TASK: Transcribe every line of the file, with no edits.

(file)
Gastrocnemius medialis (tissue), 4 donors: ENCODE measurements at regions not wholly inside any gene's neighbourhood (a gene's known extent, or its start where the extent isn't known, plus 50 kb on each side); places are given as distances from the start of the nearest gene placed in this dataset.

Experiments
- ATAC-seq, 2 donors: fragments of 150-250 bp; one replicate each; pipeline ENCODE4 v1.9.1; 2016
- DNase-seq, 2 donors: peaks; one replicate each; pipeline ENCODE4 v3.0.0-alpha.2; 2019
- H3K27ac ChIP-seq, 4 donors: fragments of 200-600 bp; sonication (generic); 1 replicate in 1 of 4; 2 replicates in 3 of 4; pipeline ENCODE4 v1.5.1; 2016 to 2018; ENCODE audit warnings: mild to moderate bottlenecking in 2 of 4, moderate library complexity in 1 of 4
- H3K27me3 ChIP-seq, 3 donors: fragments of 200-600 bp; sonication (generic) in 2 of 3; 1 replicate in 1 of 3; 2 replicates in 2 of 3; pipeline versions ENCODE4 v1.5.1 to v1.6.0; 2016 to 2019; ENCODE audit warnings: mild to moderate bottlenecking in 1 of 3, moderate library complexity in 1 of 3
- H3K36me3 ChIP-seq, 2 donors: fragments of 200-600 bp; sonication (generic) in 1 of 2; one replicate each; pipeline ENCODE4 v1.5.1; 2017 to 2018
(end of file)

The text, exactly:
Gastrocnemius medialis (tissue), 4 donors: ENCODE measurements at regions not wholly inside any gene's neighbourhood (a gene's known extent, or its start where the extent isn't known, plus 50 kb on each side); places are given as distances from the start of the nearest gene placed in this dataset.

Experiments
- ATAC-seq, 2 donors: fragments of 150-250 bp; one replicate each; pipeline ENCODE4 v1.9.1; 2016
- DNase-seq, 2 donors: peaks; one replicate each; pipeline ENCODE4 v3.0.0-alpha.2; 2019
- H3K27ac ChIP-seq, 4 donors: fragments of 200-600 bp; sonication (generic); 1 replicate in 1 of 4; 2 replicates in 3 of 4; pipeline ENCODE4 v1.5.1; 2016 to 2018; ENCODE audit warnings: mild to moderate bottlenecking in 2 of 4, moderate library complexity in 1 of 4
- H3K27me3 ChIP-seq, 3 donors: fragments of 200-600 bp; sonication (generic) in 2 of 3; 1 replicate in 1 of 3; 2 replicates in 2 of 3; pipeline versions ENCODE4 v1.5.1 to v1.6.0; 2016 to 2019; ENCODE audit warnings: mild to moderate bottlenecking in 1 of 3, moderate library complexity in 1 of 3
- H3K36me3 ChIP-seq, 2 donors: fragments of 200-600 bp; sonication (generic) in 1 of 2; one replicate each; pipeline ENCODE4 v1.5.1; 2017 to 2018